Use this property to execute code when you create the primitive line. Setting the CreateFcn property on an existing primitive line has no effect. You must define a default value for this property, or define this property using a Name,Value pair during primitive line creation. MATLAB executes the callback after creating the primitive line and setting all of its properties.

If you specify this callback using a function handle, then MATLAB passes two arguments to the callback function when executing the callback:

  • The primitive line object — You can access properties of the primitive line object from within the callback function. You also can access the primitive line object through the CallbackObject property of the root, which can be queried using the gcbo function.

  • Event data — This argument is empty for this property. Replace it with the tilde character (~) in the function definition to indicate that this argument is not used.

For more information on how to use function handles to define callback functions, see Callback Definition.

Example: @myCallback

Example: {@myCallback,arg3}

Deletion callback, specified as one of these values:

  • Function handle

  • Cell array containing a function handle and additional arguments

  • Character vector that is a valid MATLAB command or function, which is evaluated in the base workspace (not recommended)

Use this property to execute code when you delete the primitive line. MATLAB executes the callback before destroying the primitive line so that the callback can access its property values.

If you specify this callback using a function handle, then MATLAB passes two arguments to the callback function when executing the callback:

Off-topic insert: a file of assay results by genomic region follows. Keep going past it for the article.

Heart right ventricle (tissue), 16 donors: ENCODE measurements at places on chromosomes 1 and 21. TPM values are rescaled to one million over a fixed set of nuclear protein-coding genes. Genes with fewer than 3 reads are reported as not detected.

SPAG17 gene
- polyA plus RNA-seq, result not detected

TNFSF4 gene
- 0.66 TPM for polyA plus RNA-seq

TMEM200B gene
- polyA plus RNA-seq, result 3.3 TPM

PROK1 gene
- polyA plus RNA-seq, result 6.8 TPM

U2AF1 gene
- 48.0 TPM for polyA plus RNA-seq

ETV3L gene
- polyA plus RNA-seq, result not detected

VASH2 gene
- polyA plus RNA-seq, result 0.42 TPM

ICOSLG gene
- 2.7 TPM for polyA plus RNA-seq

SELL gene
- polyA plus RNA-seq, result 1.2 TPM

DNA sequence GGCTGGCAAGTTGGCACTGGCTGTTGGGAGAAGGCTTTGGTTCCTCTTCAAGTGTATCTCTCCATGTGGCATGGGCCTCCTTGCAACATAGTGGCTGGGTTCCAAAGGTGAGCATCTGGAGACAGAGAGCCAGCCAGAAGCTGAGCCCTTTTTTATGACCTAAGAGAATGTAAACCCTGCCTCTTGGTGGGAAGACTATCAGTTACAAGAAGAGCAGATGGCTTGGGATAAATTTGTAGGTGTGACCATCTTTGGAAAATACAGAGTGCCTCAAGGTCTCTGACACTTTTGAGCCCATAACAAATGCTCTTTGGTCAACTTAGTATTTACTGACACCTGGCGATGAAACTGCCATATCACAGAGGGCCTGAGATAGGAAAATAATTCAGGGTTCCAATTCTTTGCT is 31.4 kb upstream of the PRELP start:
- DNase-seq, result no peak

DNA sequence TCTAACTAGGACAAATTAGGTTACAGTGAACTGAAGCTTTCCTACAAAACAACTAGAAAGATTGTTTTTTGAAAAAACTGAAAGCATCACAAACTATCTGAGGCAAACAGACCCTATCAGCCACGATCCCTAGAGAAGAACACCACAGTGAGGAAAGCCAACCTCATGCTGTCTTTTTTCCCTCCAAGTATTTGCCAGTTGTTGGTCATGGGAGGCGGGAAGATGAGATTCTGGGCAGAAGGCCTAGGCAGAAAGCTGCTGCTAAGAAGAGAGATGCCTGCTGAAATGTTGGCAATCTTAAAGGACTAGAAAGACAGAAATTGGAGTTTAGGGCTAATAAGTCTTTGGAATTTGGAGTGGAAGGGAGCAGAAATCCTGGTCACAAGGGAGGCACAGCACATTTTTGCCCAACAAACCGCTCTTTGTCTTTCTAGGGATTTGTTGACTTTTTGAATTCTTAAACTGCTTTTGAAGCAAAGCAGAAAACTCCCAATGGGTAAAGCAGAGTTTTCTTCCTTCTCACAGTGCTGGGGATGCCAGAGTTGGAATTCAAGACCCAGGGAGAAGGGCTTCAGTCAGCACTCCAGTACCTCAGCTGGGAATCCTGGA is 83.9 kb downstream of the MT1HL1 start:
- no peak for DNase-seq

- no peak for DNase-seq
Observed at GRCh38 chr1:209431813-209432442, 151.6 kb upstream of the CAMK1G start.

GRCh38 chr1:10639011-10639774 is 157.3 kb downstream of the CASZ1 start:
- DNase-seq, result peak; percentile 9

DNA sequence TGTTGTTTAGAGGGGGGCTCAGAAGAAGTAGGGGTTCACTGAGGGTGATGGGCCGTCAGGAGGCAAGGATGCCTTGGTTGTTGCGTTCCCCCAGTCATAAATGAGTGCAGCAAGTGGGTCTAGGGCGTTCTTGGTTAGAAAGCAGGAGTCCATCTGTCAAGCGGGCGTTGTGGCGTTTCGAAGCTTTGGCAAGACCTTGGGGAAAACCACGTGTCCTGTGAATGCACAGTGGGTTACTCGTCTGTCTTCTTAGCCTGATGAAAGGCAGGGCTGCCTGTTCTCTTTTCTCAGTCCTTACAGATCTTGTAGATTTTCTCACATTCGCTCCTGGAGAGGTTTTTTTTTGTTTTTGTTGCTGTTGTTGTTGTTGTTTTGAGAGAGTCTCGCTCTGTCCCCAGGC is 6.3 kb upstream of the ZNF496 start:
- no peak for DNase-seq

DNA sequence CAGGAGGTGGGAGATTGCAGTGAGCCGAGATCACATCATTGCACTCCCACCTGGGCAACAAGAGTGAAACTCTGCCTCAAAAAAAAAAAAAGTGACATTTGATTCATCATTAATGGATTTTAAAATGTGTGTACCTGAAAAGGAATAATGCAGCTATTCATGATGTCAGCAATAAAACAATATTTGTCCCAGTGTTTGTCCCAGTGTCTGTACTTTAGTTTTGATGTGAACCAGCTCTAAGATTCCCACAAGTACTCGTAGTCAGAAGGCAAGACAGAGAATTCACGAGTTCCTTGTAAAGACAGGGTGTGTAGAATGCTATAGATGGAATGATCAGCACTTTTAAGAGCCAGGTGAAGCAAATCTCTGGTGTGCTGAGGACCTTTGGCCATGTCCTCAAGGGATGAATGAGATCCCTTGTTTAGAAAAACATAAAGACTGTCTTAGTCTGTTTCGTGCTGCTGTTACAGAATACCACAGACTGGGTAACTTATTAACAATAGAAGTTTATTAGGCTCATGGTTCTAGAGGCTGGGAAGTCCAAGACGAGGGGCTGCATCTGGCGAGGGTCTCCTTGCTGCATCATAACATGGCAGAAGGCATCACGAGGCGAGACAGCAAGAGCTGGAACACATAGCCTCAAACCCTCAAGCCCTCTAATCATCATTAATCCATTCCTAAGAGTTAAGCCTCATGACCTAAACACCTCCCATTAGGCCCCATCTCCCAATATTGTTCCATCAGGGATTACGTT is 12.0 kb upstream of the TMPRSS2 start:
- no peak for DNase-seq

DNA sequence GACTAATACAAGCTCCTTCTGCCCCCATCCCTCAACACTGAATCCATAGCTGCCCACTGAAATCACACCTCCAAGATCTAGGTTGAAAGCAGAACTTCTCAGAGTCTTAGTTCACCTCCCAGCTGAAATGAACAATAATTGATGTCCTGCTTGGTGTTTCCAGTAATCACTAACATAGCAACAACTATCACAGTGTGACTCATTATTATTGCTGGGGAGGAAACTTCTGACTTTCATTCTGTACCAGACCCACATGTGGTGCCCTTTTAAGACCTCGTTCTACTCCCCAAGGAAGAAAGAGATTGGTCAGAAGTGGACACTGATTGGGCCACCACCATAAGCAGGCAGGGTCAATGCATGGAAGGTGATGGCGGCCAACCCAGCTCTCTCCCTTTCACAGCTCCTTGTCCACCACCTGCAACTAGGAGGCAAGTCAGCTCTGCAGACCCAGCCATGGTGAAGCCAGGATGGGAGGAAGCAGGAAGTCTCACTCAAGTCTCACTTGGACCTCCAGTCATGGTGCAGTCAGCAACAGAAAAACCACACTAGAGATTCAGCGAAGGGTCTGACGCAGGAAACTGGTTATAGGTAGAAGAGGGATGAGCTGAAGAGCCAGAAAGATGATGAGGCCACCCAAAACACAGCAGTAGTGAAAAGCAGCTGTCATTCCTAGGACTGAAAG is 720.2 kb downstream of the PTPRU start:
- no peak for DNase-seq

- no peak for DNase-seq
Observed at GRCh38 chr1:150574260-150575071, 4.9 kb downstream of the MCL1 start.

• The primitive line object — You can access properties of the primitive line object from within the callback function. You also can access the primitive line object through the CallbackObject property of the root, which can be queried using the gcbo function.

  • Event data — This argument is empty for this property. Replace it with the tilde character (~) in the function definition to indicate that this argument is not used.

For more information on how to use function handles to define callback functions, see Callback Definition.

Example: @myCallback

Example: {@myCallback,arg3}

This property is read only.

Deletion status of primitive line, returned as 'off' or 'on'. MATLAB sets the BeingDeleted property to 'on' when the delete function of the primitive line begins execution (see the DeleteFcn property). The BeingDeleted property remains set to 'on' until the primitive line no longer exists.

Check the value of the BeingDeleted property to verify that the primitive line is not about to be deleted before querying or modifying it.